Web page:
Everybody knows the railroads in the game Monopoly are the Pennsylvania, B&O, Reading, and Short Line. But how many people realize that three of the four were real railroads?
The venerable PRR, sometimes referred to as the Pennsy, has been heralded as "The Standard Railroad of the World". The original line connected Harrisburg and Pittsburg, but the tracks of the Pennsylvania ultimately served a region bounded by New York, Chicago, St. Louis, and Washington DC. In terms of traffic, the Pennsylvania was for many years the largest railroad in the world. In 1968 it merged with the New York Central and became the Penn Central. The Penn Central was later acquired by Conrail, and ultimately by Norfolk Southern Railway. But the Pennsylvania still remains one of the most popular railroads among modelers today.
The Baltimore and Ohio Railroad was originally chartered to build a line connecting the port of Baltimore on the Atlantic coast to "a suitable place" on the Ohio River. The state of Maryland later gave the B&O a charter to build a line from Baltimore to Washington, D.C. From these beginnings the B&O grew to serve much the same region as the Pennsylvania Railroad. Like the Pennsylvania, the Baltimore and Ohio operated for over a century. But in 1963 the B&O became part of the Chessie System, which ultimately merged with the Seaboard System Railroad to become CSX.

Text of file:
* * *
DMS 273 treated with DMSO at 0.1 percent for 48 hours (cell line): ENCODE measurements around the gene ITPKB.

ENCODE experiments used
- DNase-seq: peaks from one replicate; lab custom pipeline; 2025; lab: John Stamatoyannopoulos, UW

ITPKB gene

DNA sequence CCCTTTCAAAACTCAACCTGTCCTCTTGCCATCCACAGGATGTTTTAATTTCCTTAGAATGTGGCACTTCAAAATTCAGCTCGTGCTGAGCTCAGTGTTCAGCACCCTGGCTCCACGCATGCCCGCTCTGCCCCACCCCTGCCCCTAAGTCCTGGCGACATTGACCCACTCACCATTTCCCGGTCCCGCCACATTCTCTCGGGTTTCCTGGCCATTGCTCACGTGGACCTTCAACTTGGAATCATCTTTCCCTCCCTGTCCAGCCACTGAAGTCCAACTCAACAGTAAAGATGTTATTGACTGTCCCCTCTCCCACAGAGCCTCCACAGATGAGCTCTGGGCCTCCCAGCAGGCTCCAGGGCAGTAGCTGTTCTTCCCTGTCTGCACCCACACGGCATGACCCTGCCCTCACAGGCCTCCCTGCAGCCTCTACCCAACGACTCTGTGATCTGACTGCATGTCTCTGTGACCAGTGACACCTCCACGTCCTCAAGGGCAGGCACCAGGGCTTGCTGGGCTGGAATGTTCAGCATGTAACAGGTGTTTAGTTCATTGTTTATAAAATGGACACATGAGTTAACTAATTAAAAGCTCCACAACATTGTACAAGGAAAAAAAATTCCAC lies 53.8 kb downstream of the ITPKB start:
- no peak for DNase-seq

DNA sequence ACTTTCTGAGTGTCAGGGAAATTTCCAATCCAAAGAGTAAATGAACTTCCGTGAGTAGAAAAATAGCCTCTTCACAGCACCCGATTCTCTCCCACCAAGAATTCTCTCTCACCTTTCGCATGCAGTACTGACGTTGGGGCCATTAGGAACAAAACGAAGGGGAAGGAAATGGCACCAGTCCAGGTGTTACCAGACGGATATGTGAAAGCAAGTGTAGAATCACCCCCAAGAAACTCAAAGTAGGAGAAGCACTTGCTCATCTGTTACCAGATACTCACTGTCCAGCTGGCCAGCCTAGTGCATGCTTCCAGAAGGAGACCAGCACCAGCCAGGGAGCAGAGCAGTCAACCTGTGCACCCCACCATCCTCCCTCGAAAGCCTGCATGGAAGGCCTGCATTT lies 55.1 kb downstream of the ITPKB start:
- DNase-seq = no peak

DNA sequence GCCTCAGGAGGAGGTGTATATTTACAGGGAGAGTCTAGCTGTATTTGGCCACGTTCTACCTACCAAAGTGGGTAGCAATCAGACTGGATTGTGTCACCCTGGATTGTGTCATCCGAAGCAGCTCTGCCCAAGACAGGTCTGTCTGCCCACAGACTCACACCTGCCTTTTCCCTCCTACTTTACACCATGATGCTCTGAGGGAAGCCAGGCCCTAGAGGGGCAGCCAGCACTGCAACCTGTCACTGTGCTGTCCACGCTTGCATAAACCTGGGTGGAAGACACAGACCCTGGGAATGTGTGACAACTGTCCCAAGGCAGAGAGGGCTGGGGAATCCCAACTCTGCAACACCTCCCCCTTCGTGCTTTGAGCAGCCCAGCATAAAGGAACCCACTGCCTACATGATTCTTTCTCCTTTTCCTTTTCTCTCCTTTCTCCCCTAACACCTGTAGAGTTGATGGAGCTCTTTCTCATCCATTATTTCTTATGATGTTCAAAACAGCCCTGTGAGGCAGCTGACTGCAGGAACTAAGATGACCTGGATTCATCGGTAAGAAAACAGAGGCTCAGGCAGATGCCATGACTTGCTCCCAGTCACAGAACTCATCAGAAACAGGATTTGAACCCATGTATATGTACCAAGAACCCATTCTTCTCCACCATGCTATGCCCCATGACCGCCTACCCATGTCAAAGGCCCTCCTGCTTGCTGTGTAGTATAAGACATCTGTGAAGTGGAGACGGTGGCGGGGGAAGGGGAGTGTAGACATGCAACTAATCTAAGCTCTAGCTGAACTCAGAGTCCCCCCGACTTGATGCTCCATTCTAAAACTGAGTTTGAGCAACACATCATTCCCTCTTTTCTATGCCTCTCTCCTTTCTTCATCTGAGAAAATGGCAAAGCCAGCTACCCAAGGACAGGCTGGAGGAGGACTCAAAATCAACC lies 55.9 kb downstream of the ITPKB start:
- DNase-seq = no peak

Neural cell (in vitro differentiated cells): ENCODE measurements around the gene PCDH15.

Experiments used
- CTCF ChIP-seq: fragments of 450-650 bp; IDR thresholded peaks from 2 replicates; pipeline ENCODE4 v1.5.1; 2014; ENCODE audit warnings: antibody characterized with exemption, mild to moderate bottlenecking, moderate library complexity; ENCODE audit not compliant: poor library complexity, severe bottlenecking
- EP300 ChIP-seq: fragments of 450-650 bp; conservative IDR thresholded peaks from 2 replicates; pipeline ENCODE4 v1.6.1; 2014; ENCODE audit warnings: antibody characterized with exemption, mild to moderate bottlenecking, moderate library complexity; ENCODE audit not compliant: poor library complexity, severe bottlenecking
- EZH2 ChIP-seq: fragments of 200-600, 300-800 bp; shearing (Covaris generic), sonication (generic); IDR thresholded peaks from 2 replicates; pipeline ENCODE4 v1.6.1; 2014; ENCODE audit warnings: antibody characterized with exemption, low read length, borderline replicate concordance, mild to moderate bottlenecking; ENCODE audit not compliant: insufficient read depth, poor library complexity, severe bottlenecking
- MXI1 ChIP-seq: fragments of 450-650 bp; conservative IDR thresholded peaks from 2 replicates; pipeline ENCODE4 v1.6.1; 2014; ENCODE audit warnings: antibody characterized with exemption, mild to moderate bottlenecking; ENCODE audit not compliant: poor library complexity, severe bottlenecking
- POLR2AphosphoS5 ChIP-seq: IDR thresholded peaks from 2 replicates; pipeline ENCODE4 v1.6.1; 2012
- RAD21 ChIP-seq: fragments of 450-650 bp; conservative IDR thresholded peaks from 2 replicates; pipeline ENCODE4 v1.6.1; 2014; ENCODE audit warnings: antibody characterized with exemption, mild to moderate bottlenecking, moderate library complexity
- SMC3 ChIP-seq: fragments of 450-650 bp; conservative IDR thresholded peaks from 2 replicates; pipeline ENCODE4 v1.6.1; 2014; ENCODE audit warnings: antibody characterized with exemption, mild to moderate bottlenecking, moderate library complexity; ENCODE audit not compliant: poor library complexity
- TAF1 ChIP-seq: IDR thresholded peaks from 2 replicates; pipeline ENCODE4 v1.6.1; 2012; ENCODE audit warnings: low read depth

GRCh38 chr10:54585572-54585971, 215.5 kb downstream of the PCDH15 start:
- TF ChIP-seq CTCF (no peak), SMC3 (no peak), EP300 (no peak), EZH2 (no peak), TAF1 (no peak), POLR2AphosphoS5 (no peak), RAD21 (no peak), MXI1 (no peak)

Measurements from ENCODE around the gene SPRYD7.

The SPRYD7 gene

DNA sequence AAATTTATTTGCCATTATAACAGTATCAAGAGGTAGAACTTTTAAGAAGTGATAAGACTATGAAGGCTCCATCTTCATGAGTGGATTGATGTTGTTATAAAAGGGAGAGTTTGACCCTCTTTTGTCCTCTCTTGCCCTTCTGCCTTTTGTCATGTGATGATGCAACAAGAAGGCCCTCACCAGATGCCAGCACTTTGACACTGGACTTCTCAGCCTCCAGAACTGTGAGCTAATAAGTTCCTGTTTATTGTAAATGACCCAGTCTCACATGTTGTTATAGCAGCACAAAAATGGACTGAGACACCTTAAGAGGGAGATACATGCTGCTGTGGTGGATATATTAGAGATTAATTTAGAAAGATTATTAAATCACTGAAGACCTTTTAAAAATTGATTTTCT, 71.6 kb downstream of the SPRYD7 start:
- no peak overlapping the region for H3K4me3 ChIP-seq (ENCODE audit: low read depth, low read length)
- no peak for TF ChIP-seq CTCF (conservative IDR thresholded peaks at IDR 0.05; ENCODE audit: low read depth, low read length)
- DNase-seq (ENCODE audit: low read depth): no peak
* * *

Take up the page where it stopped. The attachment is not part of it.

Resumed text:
Take a ride on the Reading. The Philadelphia and Reading Railroad, later the Reading Company, is actually supposed to be pronounced 'redding'. It was originally chartered to build a line between Reading and Philadelphia, Pennsylvania. The "RDG" only served Pennsylvania, Delaware, New Jersey, and Maryland but it made huge profits by hauling coal from mines to cities throughout these states. In 1976 the Reading Company sold all of its railroad holdings to Conrail.
The Monopoly game's Short Line isn't named for a real-life railroad. Although the game's inventor is reputed to have had a small inter-urban tram line in mind when he named the game property, the term short line applies to any independent railroad with track covering a short distance or small region. While many such railroads have been bought by larger concerns or simply gone out of business, they are far from extinct. Today the non-profit American Short Line and Regional Railroad Association (ASLRRA) has over 400 member railroads which together operate 29% of the railroad tracks in America.